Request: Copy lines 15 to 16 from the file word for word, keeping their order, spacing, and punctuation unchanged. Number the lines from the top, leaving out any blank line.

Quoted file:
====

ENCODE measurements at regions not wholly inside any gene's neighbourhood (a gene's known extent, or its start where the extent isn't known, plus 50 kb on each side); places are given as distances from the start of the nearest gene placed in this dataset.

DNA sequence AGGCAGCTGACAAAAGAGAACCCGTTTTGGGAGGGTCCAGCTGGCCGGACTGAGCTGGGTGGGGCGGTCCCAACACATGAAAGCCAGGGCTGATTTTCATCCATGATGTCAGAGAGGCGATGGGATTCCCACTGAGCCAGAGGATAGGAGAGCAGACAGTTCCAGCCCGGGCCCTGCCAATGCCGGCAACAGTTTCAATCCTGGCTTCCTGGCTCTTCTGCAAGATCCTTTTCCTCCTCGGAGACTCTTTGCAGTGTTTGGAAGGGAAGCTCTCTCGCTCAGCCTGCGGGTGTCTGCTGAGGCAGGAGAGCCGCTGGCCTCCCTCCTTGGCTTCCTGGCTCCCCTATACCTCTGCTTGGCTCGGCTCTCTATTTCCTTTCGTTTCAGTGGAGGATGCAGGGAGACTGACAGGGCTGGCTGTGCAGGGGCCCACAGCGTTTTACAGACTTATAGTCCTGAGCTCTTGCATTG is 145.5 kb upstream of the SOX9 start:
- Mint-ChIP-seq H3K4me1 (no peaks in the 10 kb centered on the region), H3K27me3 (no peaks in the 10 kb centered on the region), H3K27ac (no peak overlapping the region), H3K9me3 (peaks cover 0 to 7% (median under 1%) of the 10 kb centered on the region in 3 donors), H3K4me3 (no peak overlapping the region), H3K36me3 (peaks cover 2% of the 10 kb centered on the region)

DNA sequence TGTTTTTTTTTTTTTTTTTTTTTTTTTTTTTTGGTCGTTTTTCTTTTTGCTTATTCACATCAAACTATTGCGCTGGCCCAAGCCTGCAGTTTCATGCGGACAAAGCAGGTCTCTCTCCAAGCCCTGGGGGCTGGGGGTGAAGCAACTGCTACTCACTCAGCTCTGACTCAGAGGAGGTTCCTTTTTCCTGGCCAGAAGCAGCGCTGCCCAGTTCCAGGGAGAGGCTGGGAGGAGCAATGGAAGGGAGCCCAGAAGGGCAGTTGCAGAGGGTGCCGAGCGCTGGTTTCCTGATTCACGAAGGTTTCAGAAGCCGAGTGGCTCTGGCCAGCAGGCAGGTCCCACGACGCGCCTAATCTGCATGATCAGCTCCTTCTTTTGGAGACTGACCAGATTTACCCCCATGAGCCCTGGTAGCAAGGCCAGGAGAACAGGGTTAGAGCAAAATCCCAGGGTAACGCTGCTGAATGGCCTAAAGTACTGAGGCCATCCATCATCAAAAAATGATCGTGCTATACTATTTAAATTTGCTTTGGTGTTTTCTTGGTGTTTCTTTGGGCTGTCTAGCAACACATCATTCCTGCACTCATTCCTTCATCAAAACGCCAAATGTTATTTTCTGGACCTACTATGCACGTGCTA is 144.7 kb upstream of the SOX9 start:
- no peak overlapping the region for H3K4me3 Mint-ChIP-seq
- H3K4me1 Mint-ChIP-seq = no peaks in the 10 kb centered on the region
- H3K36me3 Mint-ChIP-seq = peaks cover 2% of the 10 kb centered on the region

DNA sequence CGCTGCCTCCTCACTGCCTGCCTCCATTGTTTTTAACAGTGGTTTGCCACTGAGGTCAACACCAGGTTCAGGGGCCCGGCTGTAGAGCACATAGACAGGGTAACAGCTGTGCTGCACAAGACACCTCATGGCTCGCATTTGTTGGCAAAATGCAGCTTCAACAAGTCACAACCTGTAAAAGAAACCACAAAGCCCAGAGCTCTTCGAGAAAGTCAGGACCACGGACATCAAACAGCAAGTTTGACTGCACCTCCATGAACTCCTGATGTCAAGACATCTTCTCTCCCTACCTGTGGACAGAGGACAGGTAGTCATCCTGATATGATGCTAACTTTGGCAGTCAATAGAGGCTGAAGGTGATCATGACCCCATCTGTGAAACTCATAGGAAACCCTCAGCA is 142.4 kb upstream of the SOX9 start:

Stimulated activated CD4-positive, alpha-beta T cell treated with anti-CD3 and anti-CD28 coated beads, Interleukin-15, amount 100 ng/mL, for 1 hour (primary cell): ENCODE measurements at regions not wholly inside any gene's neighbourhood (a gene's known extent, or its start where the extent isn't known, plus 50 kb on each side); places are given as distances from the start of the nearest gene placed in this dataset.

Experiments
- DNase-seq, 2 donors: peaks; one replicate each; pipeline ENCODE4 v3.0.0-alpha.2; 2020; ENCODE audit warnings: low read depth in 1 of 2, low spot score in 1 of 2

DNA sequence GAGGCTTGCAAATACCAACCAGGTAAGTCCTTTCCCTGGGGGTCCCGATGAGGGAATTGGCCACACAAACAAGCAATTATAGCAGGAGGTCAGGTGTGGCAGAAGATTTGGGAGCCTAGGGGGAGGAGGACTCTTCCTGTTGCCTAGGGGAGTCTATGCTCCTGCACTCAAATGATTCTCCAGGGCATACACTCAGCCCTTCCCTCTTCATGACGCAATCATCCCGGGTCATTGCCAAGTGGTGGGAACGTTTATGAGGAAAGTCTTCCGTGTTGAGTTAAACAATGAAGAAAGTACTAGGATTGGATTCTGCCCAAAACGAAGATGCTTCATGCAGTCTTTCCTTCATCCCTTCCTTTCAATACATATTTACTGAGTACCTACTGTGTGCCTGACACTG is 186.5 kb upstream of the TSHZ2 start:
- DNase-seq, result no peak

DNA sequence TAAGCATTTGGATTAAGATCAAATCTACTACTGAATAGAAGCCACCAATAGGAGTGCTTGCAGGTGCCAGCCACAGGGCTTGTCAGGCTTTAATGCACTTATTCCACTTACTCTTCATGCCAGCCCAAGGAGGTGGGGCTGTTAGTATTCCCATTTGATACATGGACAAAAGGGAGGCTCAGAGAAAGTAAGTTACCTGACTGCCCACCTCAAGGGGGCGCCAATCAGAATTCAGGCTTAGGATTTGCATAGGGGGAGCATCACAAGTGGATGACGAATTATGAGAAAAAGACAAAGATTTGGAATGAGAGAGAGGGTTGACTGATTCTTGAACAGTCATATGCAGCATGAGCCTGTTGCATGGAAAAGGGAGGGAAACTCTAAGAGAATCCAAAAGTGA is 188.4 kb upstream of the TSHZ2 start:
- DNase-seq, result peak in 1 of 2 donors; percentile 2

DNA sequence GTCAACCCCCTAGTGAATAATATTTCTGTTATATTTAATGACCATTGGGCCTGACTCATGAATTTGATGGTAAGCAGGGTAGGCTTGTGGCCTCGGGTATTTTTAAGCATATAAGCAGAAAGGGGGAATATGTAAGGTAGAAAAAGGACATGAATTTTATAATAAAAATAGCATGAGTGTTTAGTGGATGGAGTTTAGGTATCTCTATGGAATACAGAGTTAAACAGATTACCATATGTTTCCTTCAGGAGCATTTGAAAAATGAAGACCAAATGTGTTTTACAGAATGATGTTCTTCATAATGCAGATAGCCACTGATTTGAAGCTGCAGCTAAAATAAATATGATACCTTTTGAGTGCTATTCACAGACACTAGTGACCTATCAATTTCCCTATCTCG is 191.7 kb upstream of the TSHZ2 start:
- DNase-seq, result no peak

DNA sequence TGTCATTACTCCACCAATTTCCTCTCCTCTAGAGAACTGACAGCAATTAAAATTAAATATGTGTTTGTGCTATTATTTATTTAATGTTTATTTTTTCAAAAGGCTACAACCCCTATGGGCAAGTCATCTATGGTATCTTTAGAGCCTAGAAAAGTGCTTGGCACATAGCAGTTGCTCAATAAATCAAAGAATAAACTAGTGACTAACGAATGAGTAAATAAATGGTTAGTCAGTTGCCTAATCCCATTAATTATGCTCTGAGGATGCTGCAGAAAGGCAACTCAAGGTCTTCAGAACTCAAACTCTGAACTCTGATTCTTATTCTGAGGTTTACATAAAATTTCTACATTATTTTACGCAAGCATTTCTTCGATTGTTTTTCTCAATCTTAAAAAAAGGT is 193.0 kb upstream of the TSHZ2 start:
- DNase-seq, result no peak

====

- DNase-seq, result peak in 1 of 2 donors; percentile 2

DNA sequence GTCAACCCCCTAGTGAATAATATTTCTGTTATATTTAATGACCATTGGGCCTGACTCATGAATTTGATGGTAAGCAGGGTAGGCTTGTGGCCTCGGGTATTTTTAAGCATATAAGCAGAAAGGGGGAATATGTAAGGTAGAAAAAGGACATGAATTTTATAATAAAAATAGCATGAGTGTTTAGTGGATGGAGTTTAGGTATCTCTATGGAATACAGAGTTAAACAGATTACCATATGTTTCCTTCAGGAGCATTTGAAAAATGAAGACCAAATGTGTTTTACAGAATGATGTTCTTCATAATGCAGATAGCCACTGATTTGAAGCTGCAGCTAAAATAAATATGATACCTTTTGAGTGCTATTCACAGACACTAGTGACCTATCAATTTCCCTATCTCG is 191.7 kb upstream of the TSHZ2 start: